By Naeisha Rose
U.S. Sen Bernie Sanders (I-Vt.) may not have had the chance to become the president of the United States and help American public colleges across the country become tuition-free. But on April 10, with Sanders’ help, Gov. Andrew Cuomo was able to make that a reality for students attending CUNY and SUNY schools.
Nevertheless, Cuomo was not able to broker a deal on providing safeguards under the Dream Act to allow undocumented students to receive tuition assistance for school in New York.
Some students and educators have concerns about Cuomo’s plan. Queens College sociology professor Amy Hsin is one of them.
Hsin takes issue with how this will affect undocumented students at Queens College. On campus, Hsin has students that are undocumented and some of them are a part of the activist group called CUNY Dreamers.
Although their parents brought them to the United States illegally, Dreamers are allowed to get degrees at CUNY schools. But without proof of their status as Americans, like state IDs, they are not able to receive grants and scholarships that are tied to proof of citizenship, according to students that have applied to them. “I’m glad that CUNY decided to do a tuition-free program, but it’s sad that it won’t apply to Dreamers in New York state,” said Dulce Hernandez, 21, a senior. “We are at poverty level. We have to save up and work. It’s stressing.”
Hernandez believes that by denying Dreamers a chance to be a part of the program, they will not be able to become fully integrated into college life and remain dedicated to their studies like other students.
Hernandez was devastated that new Dreamers will end up like her and not be able to afford to go on to study abroad or be a part of an internship outside of school.
“It would have given us more opportunities to explore ourselves,” Hernandez said. “If I was a part of the program, it would be nice to travel. Spending 20 years in one country and not going out and recognizing the world, it’s sad. I know my parents struggle to put food on the table.”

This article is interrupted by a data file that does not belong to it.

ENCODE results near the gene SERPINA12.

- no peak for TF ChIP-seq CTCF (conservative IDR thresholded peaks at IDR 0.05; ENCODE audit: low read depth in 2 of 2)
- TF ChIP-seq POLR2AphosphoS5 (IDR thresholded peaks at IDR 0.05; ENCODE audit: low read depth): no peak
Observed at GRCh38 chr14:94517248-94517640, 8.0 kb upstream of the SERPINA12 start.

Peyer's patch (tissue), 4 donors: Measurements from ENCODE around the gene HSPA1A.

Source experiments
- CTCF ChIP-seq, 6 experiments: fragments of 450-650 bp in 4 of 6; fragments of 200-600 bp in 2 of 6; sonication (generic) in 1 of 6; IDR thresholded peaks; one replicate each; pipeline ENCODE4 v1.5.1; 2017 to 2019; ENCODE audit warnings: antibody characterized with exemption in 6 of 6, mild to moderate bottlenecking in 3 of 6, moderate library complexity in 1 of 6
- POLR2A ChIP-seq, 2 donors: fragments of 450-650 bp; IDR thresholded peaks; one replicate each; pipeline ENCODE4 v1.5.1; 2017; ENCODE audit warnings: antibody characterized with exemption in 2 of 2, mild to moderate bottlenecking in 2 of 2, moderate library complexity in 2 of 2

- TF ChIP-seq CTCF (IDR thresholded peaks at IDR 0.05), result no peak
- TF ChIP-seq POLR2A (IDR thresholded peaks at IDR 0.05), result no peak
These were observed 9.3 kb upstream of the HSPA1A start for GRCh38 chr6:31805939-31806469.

As a result of President Donald Trump’s stance on immigrants, many Dreamers are afraid to seek help elsewhere.
“People that receive welfare that are undocumented and have kids that are citizens, they are not reaching out for help anymore because they are afraid that immigration status will fall into the hands of ICE,” said Muller, who was brought to this country when she was 15 months old.
Some of the help these students would receive is the Tuition Assistance Program, a grant for New York State residents, and the Federal Pell Grant, offered throughout the country. Both help students of meager means, according to the Higher Education Services Corporation website, which provides scholarship information.
To get SEEK, seniors in high school with “outstanding records” in terms of grades and community service receive financial assistance to different CUNY schools. They also get to apply to colleges early, receive mentorship while in university and get trained for highly coveted jobs before graduating.
“When I graduated high school, I got offered SEEK at John Jay, and I wasn’t able to take it because of my undocumented status,” Muller said. “My brother, however, does have SEEK for City College, and so I see the difference. I’m happy for him, but it hurts because I’m not different from him.”
While she couldn’t carry the course load necessary to work in education and teach Urban Studies, Muller plans on helping individuals facing the same set of circumstances.
“I’m thinking about working at a non-profit that helps undocumented people who are trying to figure out their lives,” Muller said.
Hsin hopes that one day that the issues for Dreamers gets addressed.
“We failed to pass the Dream Act in the federal and the state [Legislatures], so these undocumented students continue to struggle because they cannot access financial aid,” Hsin said. “About 3 percent of our students are undocumented.
“They are some of the brightest, and they have to already overcome huge barriers.”
Reach reporter Naeisha Rose by e-mail at nrose